Internet of Things technologies for 2017 and 2018

1. IoT Security

The IoT introduces a wide range of new security risks and challenges to the IoT devices themselves, their platforms and operating systems, their communications, and even the systems to which they’re connected.

Security technologies will be required to protect IoT devices and platforms from both information attacks and physical tampering, to encrypt their communications, and to address new challenges such as impersonating “things” or denial-of-sleep attacks that drain batteries.

IoT security will be complicated by the fact that many “things” use simple processors and operating systems that may not support sophisticated security approaches.

“Experienced IoT security specialists are scarce, and security solutions are currently fragmented and involve multiple vendors,” said Jones. “New threats will emerge through 2021 as hackers find new ways to attack IoT devices and protocols, so long-lived ‘things’ may need updatable hardware and software to adapt during their life span.”

2. IoT Analytics

IoT business models will exploit the information collected by “things” in many ways – for example, to understand customer behaviour, to deliver services, to improve products, and to identify and intercept business moments.

However, IoT demands new analytic approaches. New analytic tools and algorithms are needed now, but as data volumes increase through 2021, the needs of the IoT may diverge further from traditional analytics.

3. IoT Device Management

Long-lived nontrivial “things” will require management and monitoring. This includes device monitoring, firmware and software updates, diagnostics, crash analysis and reporting, physical management, and security management.

The IoT also brings new problems of scale to the management task. Tools must be capable of managing and monitoring thousands and perhaps even millions of devices.

4. Low-Power, Short-Range IoT Networks

Selecting a wireless network for an IoT device involves balancing many conflicting requirements, such as range, battery life, bandwidth, density, endpoint cost and operational cost.

Low-power, short-range networks will dominate wireless IoT connectivity through 2025, far outnumbering connections using wide-area IoT networks.

However, commercial and technical trade-offs mean that many solutions will coexist, with no single dominant winner and clusters emerging around certain technologies, applications and vendor ecosystems.

5. Low-Power, Wide Area Networks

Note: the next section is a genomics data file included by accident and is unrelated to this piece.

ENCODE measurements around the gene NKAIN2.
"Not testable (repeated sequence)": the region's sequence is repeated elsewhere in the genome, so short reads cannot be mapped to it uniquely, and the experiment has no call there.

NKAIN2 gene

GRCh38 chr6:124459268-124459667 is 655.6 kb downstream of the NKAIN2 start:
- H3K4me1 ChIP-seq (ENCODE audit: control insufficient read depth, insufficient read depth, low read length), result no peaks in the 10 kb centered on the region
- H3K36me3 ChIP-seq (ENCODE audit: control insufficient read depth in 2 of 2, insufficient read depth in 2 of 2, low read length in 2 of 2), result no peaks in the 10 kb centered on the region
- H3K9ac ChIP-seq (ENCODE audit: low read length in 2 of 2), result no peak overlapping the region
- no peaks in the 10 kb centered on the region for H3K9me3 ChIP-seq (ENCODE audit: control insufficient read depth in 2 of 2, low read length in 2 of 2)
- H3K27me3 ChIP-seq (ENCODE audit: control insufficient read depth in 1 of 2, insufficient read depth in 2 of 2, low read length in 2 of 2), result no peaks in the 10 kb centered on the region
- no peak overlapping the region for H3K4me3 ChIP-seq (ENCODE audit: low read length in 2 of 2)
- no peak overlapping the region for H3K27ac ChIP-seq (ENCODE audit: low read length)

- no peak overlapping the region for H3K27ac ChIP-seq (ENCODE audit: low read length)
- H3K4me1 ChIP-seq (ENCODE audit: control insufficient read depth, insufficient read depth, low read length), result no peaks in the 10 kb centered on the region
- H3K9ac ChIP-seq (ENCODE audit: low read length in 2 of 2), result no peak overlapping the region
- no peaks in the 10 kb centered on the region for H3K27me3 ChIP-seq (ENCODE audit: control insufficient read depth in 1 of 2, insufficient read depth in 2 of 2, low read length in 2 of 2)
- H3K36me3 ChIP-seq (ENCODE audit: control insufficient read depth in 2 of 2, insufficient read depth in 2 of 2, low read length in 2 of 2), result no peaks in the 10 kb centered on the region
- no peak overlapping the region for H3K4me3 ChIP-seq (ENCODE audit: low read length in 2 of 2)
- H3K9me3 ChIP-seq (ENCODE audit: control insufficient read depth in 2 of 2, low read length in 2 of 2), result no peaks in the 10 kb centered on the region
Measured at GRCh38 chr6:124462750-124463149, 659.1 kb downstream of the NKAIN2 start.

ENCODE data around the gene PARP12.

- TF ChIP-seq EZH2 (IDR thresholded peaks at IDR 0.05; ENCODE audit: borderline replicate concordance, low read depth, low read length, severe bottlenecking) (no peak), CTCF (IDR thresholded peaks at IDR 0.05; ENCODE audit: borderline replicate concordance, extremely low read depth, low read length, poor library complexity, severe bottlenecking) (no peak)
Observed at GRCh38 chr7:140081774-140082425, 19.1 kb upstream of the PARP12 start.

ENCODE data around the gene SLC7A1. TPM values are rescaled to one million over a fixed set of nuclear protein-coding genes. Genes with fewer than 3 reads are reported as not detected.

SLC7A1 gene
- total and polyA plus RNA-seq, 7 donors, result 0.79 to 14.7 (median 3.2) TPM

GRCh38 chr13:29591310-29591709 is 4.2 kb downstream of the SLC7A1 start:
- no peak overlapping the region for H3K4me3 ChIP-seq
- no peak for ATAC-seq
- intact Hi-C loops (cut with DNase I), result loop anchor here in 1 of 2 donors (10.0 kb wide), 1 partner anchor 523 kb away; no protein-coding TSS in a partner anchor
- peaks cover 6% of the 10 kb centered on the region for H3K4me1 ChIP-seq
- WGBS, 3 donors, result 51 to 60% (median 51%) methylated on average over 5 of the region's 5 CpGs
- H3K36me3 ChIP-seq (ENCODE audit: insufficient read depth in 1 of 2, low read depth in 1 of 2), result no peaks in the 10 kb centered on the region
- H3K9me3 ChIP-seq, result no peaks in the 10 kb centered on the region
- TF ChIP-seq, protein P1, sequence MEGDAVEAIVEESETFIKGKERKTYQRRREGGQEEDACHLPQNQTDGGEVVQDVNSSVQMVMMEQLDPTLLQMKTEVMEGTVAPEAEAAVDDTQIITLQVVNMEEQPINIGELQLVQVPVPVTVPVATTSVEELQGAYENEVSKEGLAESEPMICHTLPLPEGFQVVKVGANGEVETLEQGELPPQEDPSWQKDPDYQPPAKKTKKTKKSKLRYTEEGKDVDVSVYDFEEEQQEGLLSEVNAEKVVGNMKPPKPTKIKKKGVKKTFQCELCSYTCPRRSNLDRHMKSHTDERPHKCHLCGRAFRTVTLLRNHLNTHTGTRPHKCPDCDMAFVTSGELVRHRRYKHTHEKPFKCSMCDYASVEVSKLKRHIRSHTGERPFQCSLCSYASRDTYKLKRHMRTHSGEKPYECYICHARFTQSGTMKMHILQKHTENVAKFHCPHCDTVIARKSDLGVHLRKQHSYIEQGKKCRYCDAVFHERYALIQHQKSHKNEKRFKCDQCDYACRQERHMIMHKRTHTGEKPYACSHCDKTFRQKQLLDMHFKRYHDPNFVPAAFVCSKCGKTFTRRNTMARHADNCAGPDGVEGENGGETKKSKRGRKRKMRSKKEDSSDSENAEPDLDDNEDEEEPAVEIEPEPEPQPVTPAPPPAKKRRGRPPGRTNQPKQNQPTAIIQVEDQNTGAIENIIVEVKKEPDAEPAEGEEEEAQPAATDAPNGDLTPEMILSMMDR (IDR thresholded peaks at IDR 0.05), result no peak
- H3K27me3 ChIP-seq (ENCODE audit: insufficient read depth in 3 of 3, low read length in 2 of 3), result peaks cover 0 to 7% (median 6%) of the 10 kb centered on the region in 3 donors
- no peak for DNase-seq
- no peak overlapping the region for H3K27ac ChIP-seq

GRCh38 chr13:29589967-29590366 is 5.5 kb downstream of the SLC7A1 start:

Traditional cellular networks don’t deliver a good combination of technical features and operational cost for those IoT applications that need wide-area coverage combined with relatively low bandwidth, good battery life, low hardware and operating cost, and high connection density.

The long-term goal of a wide-area IoT network is to deliver data rates from hundreds of bits per second (bps) to tens of kilobits per second (kbps) with nationwide coverage, a battery life of up to ten years, an endpoint hardware cost of around $5, and support for hundreds of thousands of devices connected to a base station or its equivalent.

The first low-power wide-area networks (LPWANs) were based on proprietary technologies, but in the long term emerging standards such as Narrowband IoT (NB-IoT) will likely dominate this space.

6. IoT Processors

The processors and architectures used by IoT devices define many of their capabilities, such as whether they are capable of strong security and encryption, power consumption, whether they are sophisticated enough to support an operating system, updatable firmware, and embedded device management agents.

As with all hardware design, there are complex trade-offs between features, hardware cost, software cost, software upgradability and so on. As a result, understanding the implications of processor choices will demand deep technical skills.

7. IoT Operating Systems

Traditional operating systems (OSs) such as Windows and iOS were not designed for IoT applications. They consume too much power, need fast processors, and in some cases, lack features such as guaranteed real-time response.

They also have too large a memory footprint for small devices and may not support the chips that IoT developers use. Consequently, a wide range of IoT-specific operating systems has been developed to suit many different hardware footprints and feature needs.

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